This film was 35 mm wide and was pulled using four sprocket holes, which became the industry standard. This doomed the cinematograph; the art of motion pictures grew into full maturity in the "silent era". The height of the silent era was a fruitful period, full of artistic innovation; the film movements of Classical Hollywood as well as French Impressionism, German Expressionism, Soviet Montage began in this period. Silent filmmakers pioneered the art form to the extent that every style and genre of film-making of the 20th and 21st centuries has its artistic roots in the silent era; the silent era was a pioneering one from a technical point of view. Three-point lighting, the close-up, long shot and continuity editing all became prevalent long before silent films were replaced by "talking pictures" or "talkies" in the late 1920s; some scholars claim that the artistic quality of cinema decreased for several years, during the early 1930s, until film directors and production staff adapted to the new "talkies" around the late 1930s.
Bell & Howell
Bell and Howell is a U. S.-based services organization and former manufacturer of motion picture machinery, founded in 1907 by two projectionists, was headquartered in Wheeling, Illinois. The company is now headquartered in Durham, North Carolina, provides services for automated equipment in enterprise-level companies. According to its charter, the Bell & Howell Company was incorporated on February 17, 1907, it was duly recorded in the Cook County Record Book eight days later. The first meeting of stockholders took place in the office of Attorney W. G. Strong on February 19 at 10 a.m. The first board of directors was chosen for a term of one year: chairman. Bell & Howell Co. was an important supplier of many different media technologies. The firm built its name making such products as: A rotary framer on 35mm film projectors in 1907 A 35mm film perforator in 1908 Professional 35mm motion-picture film cameras from 1909 on Printing equipment used by motion-picture film laboratories since 1911 The Standard Cinematograph Type 2709 hand-cranked camera Newsreel and amateur film cameras such as the Filmo and Eyemo, Autoload EE Military 16mm film gun camera TYPE N-6A Regular-8 and Super-8 film cameras and projectors 16mm silent and sound projectors.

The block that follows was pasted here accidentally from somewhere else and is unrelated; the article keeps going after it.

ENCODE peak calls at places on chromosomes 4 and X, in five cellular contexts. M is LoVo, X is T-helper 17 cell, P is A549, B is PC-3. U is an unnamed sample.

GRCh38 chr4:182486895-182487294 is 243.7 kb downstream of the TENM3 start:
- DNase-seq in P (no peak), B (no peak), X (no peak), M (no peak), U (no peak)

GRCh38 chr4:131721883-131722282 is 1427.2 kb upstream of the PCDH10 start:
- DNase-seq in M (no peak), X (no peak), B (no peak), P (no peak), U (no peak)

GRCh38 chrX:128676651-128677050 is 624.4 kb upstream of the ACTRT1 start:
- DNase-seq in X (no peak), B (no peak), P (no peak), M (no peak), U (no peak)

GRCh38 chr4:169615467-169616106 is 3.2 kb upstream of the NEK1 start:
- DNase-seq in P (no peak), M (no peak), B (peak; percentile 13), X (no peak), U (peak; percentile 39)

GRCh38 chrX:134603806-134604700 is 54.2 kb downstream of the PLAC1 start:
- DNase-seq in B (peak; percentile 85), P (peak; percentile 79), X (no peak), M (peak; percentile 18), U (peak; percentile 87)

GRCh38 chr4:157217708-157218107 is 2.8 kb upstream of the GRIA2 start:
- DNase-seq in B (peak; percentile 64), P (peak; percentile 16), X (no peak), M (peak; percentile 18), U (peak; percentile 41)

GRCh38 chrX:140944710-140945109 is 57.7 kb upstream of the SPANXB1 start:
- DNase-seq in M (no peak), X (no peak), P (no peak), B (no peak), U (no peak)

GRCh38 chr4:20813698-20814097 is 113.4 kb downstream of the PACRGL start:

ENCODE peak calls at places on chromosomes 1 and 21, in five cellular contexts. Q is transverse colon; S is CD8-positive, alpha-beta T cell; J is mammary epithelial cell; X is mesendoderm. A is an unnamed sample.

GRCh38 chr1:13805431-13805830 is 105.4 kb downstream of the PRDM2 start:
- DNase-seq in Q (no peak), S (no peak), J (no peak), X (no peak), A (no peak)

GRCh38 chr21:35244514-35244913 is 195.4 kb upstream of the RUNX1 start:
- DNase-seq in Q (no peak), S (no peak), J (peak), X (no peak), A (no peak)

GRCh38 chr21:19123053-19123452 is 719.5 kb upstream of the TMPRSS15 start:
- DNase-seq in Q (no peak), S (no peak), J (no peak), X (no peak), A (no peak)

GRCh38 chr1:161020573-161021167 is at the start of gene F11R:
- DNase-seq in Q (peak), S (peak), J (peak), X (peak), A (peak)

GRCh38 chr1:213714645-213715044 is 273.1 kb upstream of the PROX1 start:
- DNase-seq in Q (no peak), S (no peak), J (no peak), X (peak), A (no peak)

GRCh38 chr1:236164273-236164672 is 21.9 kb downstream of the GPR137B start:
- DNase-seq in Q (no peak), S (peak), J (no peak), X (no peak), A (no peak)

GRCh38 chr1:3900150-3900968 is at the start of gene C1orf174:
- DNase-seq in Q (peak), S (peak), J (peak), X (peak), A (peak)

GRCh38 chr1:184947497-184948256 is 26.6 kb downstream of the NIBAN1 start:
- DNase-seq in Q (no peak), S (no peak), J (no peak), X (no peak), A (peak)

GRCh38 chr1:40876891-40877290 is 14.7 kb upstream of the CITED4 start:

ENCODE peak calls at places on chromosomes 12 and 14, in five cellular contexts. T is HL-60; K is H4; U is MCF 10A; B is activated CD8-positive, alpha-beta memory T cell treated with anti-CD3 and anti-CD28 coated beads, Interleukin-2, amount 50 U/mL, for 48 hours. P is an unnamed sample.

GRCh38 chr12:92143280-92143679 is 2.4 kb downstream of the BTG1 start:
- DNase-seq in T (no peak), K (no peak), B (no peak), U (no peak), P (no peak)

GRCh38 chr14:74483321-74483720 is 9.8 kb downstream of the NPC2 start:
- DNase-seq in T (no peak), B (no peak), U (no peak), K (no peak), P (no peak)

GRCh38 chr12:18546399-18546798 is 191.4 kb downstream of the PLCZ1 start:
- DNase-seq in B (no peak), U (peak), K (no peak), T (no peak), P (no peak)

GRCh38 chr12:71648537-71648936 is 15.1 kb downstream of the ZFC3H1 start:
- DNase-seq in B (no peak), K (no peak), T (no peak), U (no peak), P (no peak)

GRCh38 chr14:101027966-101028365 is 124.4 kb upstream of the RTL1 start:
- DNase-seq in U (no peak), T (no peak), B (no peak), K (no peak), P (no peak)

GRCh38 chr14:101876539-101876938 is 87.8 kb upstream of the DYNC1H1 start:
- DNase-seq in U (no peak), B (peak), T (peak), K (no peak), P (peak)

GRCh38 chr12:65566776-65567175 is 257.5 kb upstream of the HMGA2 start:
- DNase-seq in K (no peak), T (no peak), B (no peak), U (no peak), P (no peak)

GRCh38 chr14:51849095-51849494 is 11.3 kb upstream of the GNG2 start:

Slide projectors 35 mm filmstrip projectors. Overhead presentation projectors In 1934, Bell & Howell introduced their first amateur 8mm movie projector, in 1935 the Filmo Straight Eight camera, in 1936 the Double-Run Filmo 8; the 1938 Kodak cassette holding 25 feet of Double-Eight film was taken by the Filmo Auto-8 in 1940. In 1954, Bell & Howell purchased DeVry Industries' 16mm division. Although known for manufacturing their film projectors, a partnership with Canon between 1961 and 1976 offered still cameras. Many of their 35mm SLR cameras were manufactured by Canon with the Bell & Howell logo or Bell & Howell/Canon in place of the Canon branding; the firm dropped the production of movie cameras by the end of the 1970s. Bell & Howell was a supplier of media equipment for offices; the film laboratory line is now a separate company, BHP Inc, a division of Research Technology International. The firm added microfilm products in 1946, it purchased University Microfilms International in the 1980s. UMI produced.